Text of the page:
The Batman's genius is setting it in year two of the Caped Crusader's career

Fans and critics have praised Matt Reeve's The Batman, for the right reasons with the film hitting the right tone without getting bogged down as a traditional origin story.


The Batman's release has received critical acclaim rarely shared by other DC affiliated films post-Christopher Nolan's Batman trilogy, and for good reason striking the right tone as a Batman movie without getting bogged down as a traditional origin story.

That isn't to say this is an experienced Batman, like Ben Affleck's or Michael Keaton's Batmans. Matt Reeves launches you into Batman's second year in the job establishing the sense of fear low-level thugs feel towards the caped crusader but still lacks the infamous Rogues Gallery that will grow the longer he continues to don the cowl.

Robert Pattinson faced criticism when the announcement of his casting came out, however, the fears and comparisons to his most infamous role as Edward Cullen in Twilight were wholly unnecessary concerns with Pattinson embracing the dual role of Bruce Wayne and Batman.

As a result, we got a character with genuine depth beyond just Bruce Wayne brooding and fighting crime to conquer one fear or another. Bruce Wayne is awkward, shirking responsibility for his family company, Wayne Enterprises, and wearing sunglasses indoors as though he is perpetually hungover.

There's a person in there but as Director Matt Reeves has described, being Batman is akin to a drug addiction for Bruce to the point that we rarely get to see him and what we do see isn't the billionaire playboy everyone is used to.

However, it makes sense for the film, which likes to remind you regularly that this Batman has some experience under his belt, but is going to make mistakes from not being in the job for long enough, from awkward landings to a Batcave that looks more like he's operating out of a garage you get the sense this is still the beginning of the journey.

Zoë Kravitz excels as the femme fatale Catwoman/Selina Kyle, further injecting grey morality into the film. She's not a hero or a villain, she's just getting by with motivations she doesn't need to clarify, but is one of the warmest characters in the film, giving Batman several wake up calls throughout the film.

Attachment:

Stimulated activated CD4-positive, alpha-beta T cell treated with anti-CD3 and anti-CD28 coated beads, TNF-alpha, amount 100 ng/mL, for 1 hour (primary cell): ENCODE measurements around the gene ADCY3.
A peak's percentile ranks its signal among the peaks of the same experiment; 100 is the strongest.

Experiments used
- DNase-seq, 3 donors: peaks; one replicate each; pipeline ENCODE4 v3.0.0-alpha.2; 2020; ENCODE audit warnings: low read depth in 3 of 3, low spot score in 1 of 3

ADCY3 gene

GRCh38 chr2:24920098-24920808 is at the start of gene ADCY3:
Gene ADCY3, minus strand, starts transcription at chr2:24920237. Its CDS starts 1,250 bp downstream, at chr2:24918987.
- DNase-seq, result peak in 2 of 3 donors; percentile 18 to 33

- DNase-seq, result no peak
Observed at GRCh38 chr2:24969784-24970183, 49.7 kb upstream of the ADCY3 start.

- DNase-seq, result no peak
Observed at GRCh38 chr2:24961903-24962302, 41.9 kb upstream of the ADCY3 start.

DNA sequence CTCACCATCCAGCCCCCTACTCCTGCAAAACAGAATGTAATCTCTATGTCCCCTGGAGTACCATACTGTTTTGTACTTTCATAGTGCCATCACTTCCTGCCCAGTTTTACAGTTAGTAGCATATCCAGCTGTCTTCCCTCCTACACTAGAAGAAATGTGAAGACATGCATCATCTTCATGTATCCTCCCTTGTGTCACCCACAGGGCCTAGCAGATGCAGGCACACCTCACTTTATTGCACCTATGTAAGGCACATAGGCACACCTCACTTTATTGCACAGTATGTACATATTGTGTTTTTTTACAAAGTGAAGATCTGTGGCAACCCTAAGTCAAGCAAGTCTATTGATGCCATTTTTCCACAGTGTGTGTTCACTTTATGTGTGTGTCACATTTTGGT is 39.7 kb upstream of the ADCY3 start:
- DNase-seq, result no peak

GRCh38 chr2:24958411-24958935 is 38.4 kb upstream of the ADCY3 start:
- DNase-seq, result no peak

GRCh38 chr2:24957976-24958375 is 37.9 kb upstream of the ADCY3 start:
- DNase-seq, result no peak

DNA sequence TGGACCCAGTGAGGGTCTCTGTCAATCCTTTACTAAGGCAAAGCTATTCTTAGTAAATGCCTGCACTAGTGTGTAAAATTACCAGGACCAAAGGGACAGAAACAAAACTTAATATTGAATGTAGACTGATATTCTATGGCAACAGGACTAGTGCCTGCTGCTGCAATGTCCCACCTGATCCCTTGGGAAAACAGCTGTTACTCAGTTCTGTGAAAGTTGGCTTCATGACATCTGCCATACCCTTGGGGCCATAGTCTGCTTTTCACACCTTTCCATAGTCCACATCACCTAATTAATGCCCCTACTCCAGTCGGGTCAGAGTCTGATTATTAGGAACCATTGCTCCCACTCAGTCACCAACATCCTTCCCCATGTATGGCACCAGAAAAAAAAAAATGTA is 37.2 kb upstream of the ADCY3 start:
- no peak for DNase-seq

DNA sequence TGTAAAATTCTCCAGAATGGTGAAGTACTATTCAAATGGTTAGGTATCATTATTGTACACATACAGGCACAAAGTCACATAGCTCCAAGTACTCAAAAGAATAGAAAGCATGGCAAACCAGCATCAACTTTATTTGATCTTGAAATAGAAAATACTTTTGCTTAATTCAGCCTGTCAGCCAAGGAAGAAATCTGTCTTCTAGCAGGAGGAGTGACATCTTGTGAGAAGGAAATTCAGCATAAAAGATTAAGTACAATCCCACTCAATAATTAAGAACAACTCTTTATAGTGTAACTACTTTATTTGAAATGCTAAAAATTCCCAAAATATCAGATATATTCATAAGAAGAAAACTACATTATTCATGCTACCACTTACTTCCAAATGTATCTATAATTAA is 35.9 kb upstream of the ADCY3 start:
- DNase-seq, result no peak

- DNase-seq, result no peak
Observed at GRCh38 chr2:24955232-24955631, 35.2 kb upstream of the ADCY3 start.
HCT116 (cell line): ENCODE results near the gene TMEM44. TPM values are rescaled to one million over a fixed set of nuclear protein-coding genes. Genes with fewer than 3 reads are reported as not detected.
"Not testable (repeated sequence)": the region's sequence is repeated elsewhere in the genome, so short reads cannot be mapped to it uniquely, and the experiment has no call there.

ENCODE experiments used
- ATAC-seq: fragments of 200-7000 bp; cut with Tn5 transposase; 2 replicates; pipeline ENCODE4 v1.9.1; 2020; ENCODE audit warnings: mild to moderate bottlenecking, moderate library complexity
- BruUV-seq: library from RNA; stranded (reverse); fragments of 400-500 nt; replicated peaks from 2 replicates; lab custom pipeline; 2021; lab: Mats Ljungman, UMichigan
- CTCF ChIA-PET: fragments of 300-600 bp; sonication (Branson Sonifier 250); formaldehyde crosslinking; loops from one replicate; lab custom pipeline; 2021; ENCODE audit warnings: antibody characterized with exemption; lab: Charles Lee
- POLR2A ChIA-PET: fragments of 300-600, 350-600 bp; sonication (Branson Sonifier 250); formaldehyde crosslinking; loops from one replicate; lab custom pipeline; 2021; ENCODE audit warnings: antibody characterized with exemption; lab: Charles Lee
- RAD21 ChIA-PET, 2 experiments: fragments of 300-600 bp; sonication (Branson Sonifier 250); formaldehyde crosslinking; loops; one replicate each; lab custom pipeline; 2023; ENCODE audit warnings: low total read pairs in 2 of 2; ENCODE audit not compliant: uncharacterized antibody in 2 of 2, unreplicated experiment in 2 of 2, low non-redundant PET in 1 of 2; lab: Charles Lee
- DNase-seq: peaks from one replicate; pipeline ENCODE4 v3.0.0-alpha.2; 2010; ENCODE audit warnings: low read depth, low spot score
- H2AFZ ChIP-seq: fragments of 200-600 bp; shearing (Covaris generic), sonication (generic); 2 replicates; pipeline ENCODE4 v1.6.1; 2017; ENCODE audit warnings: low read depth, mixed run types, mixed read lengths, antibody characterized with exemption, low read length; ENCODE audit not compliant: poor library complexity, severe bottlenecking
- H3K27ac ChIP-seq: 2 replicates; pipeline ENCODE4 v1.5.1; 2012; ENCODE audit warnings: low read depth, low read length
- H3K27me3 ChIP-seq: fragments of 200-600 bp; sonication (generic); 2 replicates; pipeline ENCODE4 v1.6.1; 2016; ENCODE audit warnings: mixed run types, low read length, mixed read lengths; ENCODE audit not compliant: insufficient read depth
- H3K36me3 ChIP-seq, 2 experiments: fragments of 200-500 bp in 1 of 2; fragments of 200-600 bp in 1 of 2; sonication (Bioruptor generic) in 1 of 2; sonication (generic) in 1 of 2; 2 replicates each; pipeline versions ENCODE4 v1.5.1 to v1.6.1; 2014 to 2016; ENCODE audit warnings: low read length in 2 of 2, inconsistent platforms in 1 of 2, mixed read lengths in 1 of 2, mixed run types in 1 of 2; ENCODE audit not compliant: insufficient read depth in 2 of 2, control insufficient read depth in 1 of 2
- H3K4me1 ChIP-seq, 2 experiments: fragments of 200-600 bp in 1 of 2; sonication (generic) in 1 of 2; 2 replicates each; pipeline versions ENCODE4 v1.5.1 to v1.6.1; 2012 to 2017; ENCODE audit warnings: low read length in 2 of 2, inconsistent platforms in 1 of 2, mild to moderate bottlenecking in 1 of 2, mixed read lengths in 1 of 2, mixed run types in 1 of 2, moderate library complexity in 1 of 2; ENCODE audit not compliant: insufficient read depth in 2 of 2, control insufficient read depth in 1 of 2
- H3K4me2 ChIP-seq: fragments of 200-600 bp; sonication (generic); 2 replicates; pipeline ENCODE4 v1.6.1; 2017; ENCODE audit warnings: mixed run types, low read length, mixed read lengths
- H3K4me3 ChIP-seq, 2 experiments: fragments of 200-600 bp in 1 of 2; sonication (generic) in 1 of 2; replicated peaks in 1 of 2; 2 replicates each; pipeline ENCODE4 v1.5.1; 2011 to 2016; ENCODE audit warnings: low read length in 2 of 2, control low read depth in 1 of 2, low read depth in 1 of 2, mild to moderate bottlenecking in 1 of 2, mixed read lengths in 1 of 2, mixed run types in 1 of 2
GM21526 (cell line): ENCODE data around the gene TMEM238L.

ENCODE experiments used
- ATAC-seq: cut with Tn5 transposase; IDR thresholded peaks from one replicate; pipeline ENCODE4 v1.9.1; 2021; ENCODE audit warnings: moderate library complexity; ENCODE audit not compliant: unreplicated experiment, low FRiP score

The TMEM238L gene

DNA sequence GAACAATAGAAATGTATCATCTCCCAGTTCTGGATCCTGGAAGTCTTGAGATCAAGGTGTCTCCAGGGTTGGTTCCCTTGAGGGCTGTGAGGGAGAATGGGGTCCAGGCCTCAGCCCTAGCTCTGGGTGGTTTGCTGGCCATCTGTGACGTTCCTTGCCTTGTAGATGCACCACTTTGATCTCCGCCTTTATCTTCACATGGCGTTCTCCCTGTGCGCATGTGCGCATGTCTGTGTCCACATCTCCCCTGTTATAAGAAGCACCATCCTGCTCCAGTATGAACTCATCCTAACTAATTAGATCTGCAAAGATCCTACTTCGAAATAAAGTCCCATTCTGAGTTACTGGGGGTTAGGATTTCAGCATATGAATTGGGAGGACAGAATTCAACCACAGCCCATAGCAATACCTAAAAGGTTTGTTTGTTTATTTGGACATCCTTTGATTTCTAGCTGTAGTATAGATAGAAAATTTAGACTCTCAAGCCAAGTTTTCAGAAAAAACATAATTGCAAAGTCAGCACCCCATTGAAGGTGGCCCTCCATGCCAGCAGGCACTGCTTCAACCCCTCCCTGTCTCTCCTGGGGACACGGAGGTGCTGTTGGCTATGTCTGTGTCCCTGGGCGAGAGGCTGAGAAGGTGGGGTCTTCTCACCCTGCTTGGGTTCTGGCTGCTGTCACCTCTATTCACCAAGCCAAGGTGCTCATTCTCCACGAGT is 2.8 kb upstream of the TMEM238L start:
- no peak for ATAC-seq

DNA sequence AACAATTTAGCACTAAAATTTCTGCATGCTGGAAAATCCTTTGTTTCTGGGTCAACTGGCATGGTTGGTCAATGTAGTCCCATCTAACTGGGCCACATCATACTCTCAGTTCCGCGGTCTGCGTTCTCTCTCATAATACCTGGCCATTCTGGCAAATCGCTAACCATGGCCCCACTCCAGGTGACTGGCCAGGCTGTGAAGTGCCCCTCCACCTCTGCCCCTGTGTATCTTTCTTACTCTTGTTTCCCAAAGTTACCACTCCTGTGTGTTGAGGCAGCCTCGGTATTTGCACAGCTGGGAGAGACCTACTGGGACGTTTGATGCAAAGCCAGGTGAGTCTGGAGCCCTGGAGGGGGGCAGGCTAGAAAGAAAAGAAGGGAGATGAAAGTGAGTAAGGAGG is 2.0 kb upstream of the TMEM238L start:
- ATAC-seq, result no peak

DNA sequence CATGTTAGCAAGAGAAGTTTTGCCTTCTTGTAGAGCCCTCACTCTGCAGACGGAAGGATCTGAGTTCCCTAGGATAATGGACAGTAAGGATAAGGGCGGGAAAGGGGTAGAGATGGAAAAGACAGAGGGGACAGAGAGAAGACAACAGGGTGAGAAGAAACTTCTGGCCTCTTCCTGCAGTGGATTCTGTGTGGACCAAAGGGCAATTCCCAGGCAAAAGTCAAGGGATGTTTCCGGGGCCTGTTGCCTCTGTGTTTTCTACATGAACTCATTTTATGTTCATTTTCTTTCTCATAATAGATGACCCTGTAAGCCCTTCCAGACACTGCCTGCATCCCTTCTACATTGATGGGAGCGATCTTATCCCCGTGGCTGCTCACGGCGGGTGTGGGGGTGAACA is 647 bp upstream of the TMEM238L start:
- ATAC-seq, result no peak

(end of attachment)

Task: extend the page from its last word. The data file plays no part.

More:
Then of course there are the genuine villains in the film, with Collin Farrell as the Penguin and Paul Dano as the Riddler. Farrell's performance flies under the radar despite having some of the most entertaining scenes in the film and isn't a fully-fledged villain just yet but he's on the cusp of his crime empire. Dano on the other hand, has received the acclaim he is well and truly worthy of.

If you've seen Dano's Riddler described as a 'weird little freak' across Twitter and on various reviews of the film by fans then make no mistake that is a compliment. For a villain that is operating as a serial killer and stripped of the gaudy green unitard littered with question marks, the Riddler has all the camp a Batman movie deserves.

More often when he opens his mouth something will come out that will make you laugh be it because of dramatic shifts in vocal tone or the sheer absurdity of what he is saying and other actors with the same script likely would have struggled to embrace the humour that is written into the role.

Related Stories

Superhero movies have fallen into the trap of being formulaic and at times rather boring, as far as the aesthetics of the film, relying heavily on the dynamics of the characters and decent cinematography to distract you from the lacklustre sets and scores that hinge on a soundtrack of iconic songs.

The set design of the film is big but still understated, letting you feel how cold some of these environments are but also showing off how absurdly wealthy some characters are, for instance, the gothic architecture of the Wayne properties, whilst highlighting how others are struggling, like Selina Kyle's apartment.

There also isn't the same issues with sound and lighting design that many of the DCEU films have had, whilst it's often dark, you as the viewer aren't squinting to see what is going on and they play with shadows, creating several incredible action scenes that will end up being added to compilations of good batman fight scenes.

Meanwhile, you aren't straining to hear whispered exchanges between characters and then a minute later feeling like your eardrum is being blown out due to an overly loud heavy bass. Coupled with the fantastic score that features the familiar song Ave Maria, that proved Reeves found the perfect partner to collaborate with, in composer Michael Giacchino.

It's by no means a flawless film and there are moments that make you grit your teeth because a piece of CGI looked a little bit offputting or some fight choreography is a little bit clunky, it's generally forgivable because a moment later you're enthralled by an entertaining exchange or thinking about what is around the next corner.

The other major flaw of the film is the sheer runtime. It requires a significant portion of your day to see the 176-minute long film. Despite that, it isn't a film that feels like it drags like other films with similar runtimes can do.

It is certainly a movie worth seeing in cinemas but for those that find sitting in a cinema for so long the wait to watch it at home on a rainy night, it will be well worth it.

The Batman's critical acclaim hasn't been overstated and it does rank highly amongst the live-action Batman films with many considering it to be second to Nolan'sThe Dark Knightand with the series planned to be a trilogy, anticipation will be high as to what comes next.